- Released: March 30, 2004
- Label: Sbme Special Mkts.
Rolling Stone - 4/15/04, p.1504 stars out of 5
- "There is a tightness to this mania; BOBO is a celebratory attack on the [blues] canon..."
Rolling Stone - p.141
Included in Rolling Stone's Top 50 Records Of 2004 - "[T]he Boston legends tear through classic cuts..."
Q - p.943 stars out of 5
- "[They've] gone back to their roots with a set of blues and early R&B covers that has these fiftysomethings sounding almost as fresh as on their '73 debut."
Mojo (Publisher) - p.1063 stars out of 5
- "Claustrophobic yet utterly captivating, singer Jamie Stewart shares his demons with us in a series of stunning, cathartic hits."
This is an Enhanced CD, which contains both regular audio tracks and multimedia computer files.
Aerosmith: Steven Tyler (vocals, harmonica); Joe Perry, Brad Whitford (guitar); Tom Hamilton (bass); Joey Kramer (drums).
Additional personnel: Tracy Bonham (vocals); Johnnie Johnson (piano).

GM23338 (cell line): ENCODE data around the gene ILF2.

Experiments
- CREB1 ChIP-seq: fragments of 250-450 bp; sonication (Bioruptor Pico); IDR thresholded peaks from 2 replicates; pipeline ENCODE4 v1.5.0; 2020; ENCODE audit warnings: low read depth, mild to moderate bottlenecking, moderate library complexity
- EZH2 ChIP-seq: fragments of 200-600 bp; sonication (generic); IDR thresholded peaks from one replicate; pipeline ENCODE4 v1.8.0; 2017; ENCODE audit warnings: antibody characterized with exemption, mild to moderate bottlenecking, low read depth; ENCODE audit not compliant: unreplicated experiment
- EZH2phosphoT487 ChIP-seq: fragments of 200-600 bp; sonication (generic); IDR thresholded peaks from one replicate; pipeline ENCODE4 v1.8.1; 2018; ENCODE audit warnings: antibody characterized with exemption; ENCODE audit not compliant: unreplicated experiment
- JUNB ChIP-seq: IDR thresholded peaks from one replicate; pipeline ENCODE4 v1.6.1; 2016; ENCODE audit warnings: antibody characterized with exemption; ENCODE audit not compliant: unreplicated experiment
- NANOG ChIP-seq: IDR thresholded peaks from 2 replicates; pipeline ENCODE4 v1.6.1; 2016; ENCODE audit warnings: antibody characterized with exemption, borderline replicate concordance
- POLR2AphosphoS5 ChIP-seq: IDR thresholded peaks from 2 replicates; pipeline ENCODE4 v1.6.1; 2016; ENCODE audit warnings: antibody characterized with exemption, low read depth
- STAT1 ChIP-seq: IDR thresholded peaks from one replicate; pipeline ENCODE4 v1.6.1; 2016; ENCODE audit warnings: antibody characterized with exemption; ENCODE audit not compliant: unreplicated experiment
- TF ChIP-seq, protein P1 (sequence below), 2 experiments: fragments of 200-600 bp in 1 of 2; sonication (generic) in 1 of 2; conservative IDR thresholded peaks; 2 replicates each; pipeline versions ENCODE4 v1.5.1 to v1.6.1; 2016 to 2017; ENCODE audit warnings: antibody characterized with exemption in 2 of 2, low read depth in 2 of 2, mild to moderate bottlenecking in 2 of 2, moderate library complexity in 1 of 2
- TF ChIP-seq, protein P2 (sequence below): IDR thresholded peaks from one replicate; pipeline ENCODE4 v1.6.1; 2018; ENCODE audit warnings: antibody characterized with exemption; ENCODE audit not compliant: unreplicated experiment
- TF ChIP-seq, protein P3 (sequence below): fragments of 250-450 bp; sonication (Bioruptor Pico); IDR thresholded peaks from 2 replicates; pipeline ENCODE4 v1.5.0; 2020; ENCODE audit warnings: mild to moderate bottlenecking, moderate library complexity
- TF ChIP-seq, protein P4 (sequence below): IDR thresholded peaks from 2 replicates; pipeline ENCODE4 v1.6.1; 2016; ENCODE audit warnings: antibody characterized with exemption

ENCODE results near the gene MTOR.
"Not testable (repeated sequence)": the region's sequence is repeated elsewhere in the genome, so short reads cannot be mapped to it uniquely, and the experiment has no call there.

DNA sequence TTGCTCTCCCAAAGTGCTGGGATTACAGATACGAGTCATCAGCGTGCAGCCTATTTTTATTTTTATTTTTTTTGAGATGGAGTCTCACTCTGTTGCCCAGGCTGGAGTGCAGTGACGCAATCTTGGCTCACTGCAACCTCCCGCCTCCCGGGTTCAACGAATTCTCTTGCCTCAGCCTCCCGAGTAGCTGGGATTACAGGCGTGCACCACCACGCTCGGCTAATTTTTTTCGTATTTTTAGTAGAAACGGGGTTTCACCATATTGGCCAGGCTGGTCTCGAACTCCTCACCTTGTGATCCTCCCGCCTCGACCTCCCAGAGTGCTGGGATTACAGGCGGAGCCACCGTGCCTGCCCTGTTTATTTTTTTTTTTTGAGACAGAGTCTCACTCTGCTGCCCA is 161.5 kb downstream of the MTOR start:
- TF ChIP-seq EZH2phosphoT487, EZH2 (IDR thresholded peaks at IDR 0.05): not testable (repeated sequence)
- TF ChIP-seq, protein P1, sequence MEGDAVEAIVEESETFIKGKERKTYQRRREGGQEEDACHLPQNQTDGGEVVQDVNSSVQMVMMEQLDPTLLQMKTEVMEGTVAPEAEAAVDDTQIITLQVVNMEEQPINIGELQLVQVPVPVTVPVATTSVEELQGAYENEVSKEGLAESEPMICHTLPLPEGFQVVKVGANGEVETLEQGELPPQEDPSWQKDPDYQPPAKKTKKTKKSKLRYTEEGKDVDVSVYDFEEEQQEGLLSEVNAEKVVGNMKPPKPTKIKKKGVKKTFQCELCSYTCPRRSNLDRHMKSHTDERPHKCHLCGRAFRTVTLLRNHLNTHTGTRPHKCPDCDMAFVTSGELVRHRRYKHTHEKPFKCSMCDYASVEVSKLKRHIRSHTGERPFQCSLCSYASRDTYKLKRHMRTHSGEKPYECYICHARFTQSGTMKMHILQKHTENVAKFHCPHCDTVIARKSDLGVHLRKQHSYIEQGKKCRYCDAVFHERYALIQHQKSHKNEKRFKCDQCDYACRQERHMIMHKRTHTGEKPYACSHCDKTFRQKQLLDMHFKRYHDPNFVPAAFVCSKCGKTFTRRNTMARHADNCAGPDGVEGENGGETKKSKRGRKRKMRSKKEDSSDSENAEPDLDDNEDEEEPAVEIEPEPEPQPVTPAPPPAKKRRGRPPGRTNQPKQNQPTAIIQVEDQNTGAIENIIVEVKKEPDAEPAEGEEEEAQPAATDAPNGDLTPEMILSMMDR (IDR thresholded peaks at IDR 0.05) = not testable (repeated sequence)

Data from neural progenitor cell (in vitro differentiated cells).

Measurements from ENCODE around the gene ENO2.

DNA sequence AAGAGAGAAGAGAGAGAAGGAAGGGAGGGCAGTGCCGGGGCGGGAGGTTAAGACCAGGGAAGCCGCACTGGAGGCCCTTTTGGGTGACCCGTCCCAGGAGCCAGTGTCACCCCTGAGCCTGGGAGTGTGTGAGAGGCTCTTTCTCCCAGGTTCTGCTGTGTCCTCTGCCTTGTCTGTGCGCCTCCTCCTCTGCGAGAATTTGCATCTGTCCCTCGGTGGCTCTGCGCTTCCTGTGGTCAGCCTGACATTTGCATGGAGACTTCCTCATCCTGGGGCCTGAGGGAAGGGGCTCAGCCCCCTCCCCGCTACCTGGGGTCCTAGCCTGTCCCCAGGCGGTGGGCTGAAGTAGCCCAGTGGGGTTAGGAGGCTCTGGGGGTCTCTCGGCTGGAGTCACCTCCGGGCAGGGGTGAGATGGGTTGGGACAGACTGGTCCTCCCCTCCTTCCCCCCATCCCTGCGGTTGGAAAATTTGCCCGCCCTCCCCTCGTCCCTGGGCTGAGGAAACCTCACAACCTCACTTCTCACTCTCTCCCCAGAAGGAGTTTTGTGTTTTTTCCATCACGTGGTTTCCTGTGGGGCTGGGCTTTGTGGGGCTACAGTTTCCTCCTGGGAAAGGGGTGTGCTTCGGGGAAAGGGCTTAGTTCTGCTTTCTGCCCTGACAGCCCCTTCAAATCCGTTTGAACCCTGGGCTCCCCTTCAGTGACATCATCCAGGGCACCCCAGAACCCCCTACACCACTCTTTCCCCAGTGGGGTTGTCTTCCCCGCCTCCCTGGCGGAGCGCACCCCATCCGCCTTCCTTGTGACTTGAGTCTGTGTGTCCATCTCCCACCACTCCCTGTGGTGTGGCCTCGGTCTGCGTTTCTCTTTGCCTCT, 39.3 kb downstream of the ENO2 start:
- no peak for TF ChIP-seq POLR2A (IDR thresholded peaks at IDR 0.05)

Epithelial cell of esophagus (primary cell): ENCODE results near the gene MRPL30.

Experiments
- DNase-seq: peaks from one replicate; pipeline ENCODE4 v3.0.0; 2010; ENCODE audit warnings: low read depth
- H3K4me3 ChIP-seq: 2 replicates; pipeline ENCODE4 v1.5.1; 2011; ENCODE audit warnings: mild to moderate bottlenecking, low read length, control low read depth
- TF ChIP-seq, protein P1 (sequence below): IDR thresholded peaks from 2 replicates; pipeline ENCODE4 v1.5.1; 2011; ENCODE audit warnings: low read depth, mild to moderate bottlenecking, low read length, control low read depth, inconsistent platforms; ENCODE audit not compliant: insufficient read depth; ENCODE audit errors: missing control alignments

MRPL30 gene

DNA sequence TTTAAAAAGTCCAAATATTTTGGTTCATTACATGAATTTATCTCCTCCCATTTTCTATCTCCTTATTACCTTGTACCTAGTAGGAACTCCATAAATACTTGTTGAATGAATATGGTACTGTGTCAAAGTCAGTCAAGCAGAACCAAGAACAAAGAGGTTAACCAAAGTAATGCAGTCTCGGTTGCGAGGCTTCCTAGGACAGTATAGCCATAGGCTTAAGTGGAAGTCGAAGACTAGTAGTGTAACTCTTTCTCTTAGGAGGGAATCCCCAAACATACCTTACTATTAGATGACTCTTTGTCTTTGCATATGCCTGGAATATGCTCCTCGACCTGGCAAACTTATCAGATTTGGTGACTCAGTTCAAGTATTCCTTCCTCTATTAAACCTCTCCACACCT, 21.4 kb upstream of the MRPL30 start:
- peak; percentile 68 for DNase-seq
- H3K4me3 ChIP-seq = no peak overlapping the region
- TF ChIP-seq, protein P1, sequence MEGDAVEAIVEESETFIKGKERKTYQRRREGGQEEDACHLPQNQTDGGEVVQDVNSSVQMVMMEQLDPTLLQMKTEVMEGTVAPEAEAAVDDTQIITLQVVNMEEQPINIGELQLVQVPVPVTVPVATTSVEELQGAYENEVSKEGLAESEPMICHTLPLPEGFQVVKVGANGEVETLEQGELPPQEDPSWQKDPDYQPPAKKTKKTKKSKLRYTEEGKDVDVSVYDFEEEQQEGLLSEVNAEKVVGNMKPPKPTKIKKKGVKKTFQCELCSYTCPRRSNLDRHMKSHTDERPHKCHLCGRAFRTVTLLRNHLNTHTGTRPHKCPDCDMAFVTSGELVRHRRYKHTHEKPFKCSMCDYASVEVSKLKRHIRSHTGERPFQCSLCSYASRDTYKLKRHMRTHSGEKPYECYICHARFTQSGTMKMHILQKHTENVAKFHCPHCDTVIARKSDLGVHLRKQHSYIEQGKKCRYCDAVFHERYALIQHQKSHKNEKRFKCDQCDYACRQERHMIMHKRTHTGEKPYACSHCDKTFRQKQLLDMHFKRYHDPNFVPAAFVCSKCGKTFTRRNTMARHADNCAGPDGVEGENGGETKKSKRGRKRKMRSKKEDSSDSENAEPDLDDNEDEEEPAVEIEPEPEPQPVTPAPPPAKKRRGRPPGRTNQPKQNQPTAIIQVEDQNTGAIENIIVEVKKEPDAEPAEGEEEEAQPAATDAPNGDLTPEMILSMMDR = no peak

Producers: Steven Tyler, Joe Perry, Jack Douglas, Marti Frederiksen.
With HONKIN' ON BOBO, Aerosmith takes a break from radio-ready fare to record an album that pays tribute to the blues influences that have always been close at hand for the group. Further enhancing the sound of this project is the presence of storied pianist Johnnie Johnson (on two tracks) and Jack Douglas, the producer for many of Aerosmith's classic 1970s albums.
The result is the typical 'Smith sass and shimmy, with a contemporary sensibility applied to nuggets plucked from the songbooks of Willie Dixon (the sleazy strut "I'm Ready"), Sonny Boy Williamson (a rollicking "Eyesight to the Blind"), and Little Walter (the Howlin' Wolf-flavored "Temperature"). Throughout the record, Joe Perry and fellow fret-bender Brad Whitford play with a dirty, fuzz-guitar tone, perfectly complemented by Steven Tyler's equally rough-and-rowdy forays on the harmonica. As a result, these Boston natives do a stellar job with fiery renditions of Big Joe Williams's "Baby, Please Don't Go" and Mississippi Fred McDowell's "You Gotta Move," proving that they can still rock hard while playing the blues.